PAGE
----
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 / Science
All About Space

All About Space No. 92

Every issue All About Space delivers fascinating articles and features on all aspects of space and space travel with mind-blowing photography and full-colour illustrations that bring the amazing universe around us to life.

United Kingdom
Future Publishing Ltd
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13 Issues


1 min.

We're just one issue away from one of the greatest moments in the history of spaceflight, when it'll be 50 years since humanity first touched down on the surface of the Moon with Apollo 11. We geared up to it last issue, offering you a free eBook on the History of NASA, and this month is of no exception; we hope you enjoy your mini-magazine of some of the rarest images in the Apollo Moon landing photo archives. This issue, our topics of interest begin at the heart of our true understanding of the universe: the theory of everything. As it sounds, it encompasses every law that governs the cosmos – from quantum gravity and the curvature of space to electricity and magnetism. However, as you'll find this month, not everyone…

1 min.
our contributors include…

Kelly Oakes Space science writer Is there really a theory of everything? Kelly speaks to the cosmologists who are for it, while others are against a unified theory of the cosmos. Details on page 16. Stuart Atkinson Astronomer Take Stuart's tours of the summer night sky this month – there are plenty of clusters, galaxies and nebulae on display in the constellations of Scorpius and Sagittarius. Ryan Weed Physicist & pilot The antimatter physicist joins Brian Cox, Sara Seager and more to answer your pressing questions about the universe, planets, rockets and more . Lee Cavendish Staff Writer We're likely to have uncovered a brand-new exomoon for the very first time – but what do we really know about it? Head over to page 42 for Lee's full report.…

1 min.
sending off the supplies

Another day, another successful resupply mission to the International Space Station (ISS), courtesy of SpaceX and its Falcon 9 rocket. This image is a time-lapse taken from the CRS-17 (Commercial Resupply Services) mission on 4 May 2019. In this image you can distinguish between the initial launch of the Falcon 9 rocket with its central arc and the point where the payload and rocket detach at the tip. Afterwards the Falcon 9 began its descent to the right-hand side and started the re-entry burn before safely touching down on the Of Course I Still Love You autonomous spaceport drone ship in the Atlantic Ocean.…

1 min.
a galaxy of ice and fire

Spiral galaxy Messier 100 was recently imaged by the Atacama Millimeter/submillimeter Array (ALMA) in Chile, revealing a host of blue and red spots – young and old stars. As some stars burn bright in their early age, the others tend to be a bit more frozen in their evolution. The diversity between the young stars bursting with brightness and the older stars gradually fading with age can tell a lot about the galaxy they live in. For instance, it can explain a lot about its size, age and internal dynamics. Unfortunately the data just isn’t high-resolution enough to delve any deeper into the mechanics of it.…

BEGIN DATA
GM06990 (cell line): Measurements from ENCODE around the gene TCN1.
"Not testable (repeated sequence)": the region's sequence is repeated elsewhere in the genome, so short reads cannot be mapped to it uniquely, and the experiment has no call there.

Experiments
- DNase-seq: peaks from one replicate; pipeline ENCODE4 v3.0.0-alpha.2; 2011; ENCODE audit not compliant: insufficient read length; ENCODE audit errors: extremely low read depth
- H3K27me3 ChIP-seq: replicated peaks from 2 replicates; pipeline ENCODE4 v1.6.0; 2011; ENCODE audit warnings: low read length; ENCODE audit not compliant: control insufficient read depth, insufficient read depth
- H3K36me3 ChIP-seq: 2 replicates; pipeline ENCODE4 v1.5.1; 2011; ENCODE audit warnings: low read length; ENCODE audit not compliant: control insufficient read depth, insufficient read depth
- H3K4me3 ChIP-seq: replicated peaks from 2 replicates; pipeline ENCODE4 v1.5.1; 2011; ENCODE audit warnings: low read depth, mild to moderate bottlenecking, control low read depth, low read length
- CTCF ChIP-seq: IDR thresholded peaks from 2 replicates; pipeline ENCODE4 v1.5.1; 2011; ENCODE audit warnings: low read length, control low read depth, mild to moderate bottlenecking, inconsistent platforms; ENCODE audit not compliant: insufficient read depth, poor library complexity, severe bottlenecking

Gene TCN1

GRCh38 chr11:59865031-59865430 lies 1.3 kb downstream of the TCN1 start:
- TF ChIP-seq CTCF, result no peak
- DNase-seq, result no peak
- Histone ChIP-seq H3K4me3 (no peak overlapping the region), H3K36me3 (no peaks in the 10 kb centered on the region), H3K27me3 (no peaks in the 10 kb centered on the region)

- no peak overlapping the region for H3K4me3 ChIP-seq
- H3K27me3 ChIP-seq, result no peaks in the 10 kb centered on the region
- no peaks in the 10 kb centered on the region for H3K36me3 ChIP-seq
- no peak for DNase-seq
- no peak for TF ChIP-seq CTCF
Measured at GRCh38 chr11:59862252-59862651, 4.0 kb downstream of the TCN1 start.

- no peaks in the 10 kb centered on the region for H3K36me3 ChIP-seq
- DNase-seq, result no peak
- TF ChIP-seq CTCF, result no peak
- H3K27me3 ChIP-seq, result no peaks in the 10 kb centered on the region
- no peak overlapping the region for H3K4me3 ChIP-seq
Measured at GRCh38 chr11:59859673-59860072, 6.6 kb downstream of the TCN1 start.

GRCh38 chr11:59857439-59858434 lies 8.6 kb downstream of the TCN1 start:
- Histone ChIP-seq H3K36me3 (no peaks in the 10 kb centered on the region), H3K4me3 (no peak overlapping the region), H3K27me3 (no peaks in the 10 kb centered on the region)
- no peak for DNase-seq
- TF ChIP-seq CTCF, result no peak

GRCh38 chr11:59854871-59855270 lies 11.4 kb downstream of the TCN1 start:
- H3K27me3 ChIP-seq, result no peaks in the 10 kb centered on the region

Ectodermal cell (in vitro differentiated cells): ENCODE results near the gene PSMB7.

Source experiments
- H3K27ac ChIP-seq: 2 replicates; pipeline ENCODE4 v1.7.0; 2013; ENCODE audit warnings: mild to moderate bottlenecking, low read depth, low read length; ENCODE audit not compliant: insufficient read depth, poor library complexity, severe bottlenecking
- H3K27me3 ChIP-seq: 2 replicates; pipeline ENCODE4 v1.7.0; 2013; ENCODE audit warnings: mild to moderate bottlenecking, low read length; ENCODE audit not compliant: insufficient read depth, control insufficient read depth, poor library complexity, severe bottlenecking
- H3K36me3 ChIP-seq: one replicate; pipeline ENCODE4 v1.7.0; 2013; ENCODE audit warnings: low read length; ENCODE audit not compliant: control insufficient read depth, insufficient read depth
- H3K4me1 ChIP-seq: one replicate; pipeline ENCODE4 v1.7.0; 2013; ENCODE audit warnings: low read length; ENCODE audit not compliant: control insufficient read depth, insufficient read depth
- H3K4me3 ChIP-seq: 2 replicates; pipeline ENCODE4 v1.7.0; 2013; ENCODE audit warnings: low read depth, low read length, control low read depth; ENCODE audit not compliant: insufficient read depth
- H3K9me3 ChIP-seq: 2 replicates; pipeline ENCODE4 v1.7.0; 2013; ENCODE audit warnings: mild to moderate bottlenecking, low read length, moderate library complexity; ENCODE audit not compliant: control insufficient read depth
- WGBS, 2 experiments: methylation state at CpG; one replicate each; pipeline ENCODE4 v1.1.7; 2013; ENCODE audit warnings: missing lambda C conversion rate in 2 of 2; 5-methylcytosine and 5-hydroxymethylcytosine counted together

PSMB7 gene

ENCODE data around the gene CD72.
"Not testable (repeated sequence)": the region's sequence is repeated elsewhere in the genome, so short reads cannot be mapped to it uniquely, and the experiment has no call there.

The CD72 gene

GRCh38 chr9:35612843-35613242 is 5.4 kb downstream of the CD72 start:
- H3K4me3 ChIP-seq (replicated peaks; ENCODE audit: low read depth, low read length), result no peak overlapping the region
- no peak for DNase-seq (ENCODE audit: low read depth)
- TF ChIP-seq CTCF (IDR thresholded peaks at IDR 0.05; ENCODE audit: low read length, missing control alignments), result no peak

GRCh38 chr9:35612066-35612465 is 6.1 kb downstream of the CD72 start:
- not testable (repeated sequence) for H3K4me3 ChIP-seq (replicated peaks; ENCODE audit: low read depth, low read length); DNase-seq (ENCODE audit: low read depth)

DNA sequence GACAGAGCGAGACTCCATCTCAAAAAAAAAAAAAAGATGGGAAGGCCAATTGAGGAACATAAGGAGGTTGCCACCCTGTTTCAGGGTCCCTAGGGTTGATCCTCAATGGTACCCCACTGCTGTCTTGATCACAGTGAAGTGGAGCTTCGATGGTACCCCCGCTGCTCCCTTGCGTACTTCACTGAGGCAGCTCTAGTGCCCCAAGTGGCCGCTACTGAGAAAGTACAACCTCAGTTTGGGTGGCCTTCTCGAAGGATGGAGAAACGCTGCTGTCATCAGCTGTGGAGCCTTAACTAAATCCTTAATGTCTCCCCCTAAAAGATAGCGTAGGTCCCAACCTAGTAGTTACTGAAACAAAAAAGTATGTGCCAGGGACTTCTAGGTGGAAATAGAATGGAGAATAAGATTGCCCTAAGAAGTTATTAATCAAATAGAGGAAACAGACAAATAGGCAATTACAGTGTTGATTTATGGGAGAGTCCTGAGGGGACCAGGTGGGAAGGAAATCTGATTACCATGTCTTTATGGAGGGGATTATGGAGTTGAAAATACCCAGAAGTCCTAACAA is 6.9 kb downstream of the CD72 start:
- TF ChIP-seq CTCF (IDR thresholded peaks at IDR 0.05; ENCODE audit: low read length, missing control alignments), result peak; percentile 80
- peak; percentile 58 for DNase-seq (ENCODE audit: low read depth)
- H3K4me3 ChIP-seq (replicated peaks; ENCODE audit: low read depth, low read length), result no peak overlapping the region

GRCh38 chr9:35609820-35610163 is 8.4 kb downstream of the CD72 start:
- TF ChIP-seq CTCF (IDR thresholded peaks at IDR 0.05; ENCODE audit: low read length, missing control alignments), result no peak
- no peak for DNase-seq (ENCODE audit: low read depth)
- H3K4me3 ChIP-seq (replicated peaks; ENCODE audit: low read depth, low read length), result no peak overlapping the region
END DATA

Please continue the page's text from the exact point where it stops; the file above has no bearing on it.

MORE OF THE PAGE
1 min.
astronauts are buzzing about a fleet of space bees

The ISS has been joined by a new host of robotic companions, with Bumble being shown in the image. NASA’s new breed of free-flying robotic systems, known as Astrobee, can help astronauts with caretaking responsibilities, therefore improving astronaut productivity. The long-term goal is to help with NASA’s eventual return to the Moon. NASA astronaut Anne McClain is pictured here performing hardware checks on Bumble in the Kibo module. Bumble was delivered with its fellow robotic companion, Honey, as part of Northrop Grumman’s 11th commercial resupply mission in April 2019.…

2 min.
spacex’s 60-satellite launch marks beginning for starlink ‘internet’ project

On 23 May, SpaceX lofted the first five-dozen members of its Starlink broadband constellation to low-Earth orbit (LEO) using one of the company's Falcon 9 rockets. Starlink is designed to provide internet connectivity to people around the world, and it will do so using a truly enormous number of satellites. Starlink won't be able to provide ‘minor’ coverage until about 400 spacecraft are up and running, and ‘moderate’ coverage requires about 800 operational satellites, SpaceX founder and CEO Elon Musk has said. But it doesn't plan to stop at ’moderate’. "In a year and a half, maybe two years if things go well, SpaceX will probably have more satellites in orbit than all other satellites combined – a majority of the satellites in orbit will be SpaceX," Musk said last week during…